I'm working with a mortgage broker who so far has been very helpful and transparent. I had asked for a preliminary mortgage estimate and we locked in a rate at that time. We changed up the terms of our loan as we got closer to the closing date and the broker provided a new loan estimate. (The documents are titled "Itemized Fee Worksheet", to be precise.)
Now, because we had taken out a rate lock, they are insisting we must sign a set of loan disclosures that have the terms of the first loan estimate. The documents include the Universal Home Loan Application, Demographics, Certification and Authorization, Estimates, and on, dozens of signatures across 80 pages. Basically, everything one would need to take out a loan with the incorrect terms.
The exact language they used is:
In order for us to stay in compliance, the first set of disclosures will need to be signed. You’re not agreeing to those previous terms, rather acknowledging receipt. Per the new disclosure requirements, we’re required to send disclosures within 3 business days of lock. So, once you sign that set, it will trigger our disclosing team to send the revised Loan Estimate with the new rate.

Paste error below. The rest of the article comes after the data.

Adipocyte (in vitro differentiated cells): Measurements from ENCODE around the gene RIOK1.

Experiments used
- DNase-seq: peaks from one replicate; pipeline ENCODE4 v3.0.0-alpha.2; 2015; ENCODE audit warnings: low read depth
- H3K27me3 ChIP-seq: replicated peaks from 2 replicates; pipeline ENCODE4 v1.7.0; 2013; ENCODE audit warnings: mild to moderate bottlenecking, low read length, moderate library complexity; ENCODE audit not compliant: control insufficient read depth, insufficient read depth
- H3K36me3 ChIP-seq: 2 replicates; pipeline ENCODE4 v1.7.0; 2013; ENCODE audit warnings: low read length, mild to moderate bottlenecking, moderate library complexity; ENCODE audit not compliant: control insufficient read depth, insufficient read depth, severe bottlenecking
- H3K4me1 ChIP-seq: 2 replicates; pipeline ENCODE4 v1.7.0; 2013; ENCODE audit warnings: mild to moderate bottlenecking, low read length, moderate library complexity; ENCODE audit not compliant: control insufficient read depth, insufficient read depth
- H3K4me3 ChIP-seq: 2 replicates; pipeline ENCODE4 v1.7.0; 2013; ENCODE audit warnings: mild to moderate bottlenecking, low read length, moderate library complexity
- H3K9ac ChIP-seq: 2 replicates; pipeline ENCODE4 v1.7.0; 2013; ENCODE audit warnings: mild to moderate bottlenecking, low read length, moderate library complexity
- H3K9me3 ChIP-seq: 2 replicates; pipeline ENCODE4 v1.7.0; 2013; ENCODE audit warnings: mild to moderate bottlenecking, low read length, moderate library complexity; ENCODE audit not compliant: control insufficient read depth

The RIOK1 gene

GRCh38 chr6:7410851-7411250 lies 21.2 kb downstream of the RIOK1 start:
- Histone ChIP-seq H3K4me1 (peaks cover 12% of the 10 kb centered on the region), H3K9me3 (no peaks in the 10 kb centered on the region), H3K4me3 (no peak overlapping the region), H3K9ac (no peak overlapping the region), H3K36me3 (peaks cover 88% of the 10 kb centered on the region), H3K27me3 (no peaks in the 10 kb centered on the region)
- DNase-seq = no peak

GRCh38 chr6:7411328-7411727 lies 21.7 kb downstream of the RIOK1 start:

The documents do include an "Acknowledgment of Receipt of Loan Estimate", so that lines up with what they're saying, but they also include a "Acknowledgement of Intent to Proceed", which says:
The undersigned applicants hereby indicate their intention to proceed with the transaction identified in the loan dated provided by .
Which says to me they could take out this loan and we would have no legal recourse.
The disclosures awaiting signatures also include a rate lock fee agreement with $0 filled in for the agreed upon fee. I can't see any angle for them to benefit from this unless it was more profitable for them to give us the old loan for some reason. Also, I used their original estimate to shop around and was satisfied they were giving me fair deal on the terms.
I have asked them for further clarification on which rules require this, but I wanted to verify: Is that true? What rules would require someone to sign incorrect information?
If they're blowing smoke, is this a big enough red flag to walk away from the transaction and go to a different broker or lender?